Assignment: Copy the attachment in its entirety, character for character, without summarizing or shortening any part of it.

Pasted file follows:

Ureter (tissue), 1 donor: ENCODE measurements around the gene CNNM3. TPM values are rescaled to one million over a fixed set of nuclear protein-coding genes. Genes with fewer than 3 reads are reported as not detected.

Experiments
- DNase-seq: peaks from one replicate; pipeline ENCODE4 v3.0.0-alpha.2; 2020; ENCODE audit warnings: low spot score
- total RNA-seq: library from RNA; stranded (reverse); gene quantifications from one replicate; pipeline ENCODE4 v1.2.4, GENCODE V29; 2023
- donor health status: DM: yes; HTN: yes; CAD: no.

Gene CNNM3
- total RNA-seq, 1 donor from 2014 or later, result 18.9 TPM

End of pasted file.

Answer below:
Ureter (tissue), 1 donor: ENCODE measurements around the gene CNNM3. TPM values are rescaled to one million over a fixed set of nuclear protein-coding genes. Genes with fewer than 3 reads are reported as not detected.

Experiments
- DNase-seq: peaks from one replicate; pipeline ENCODE4 v3.0.0-alpha.2; 2020; ENCODE audit warnings: low spot score
- total RNA-seq: library from RNA; stranded (reverse); gene quantifications from one replicate; pipeline ENCODE4 v1.2.4, GENCODE V29; 2023
- donor health status: DM: yes; HTN: yes; CAD: no.

Gene CNNM3
- total RNA-seq, 1 donor from 2014 or later, result 18.9 TPM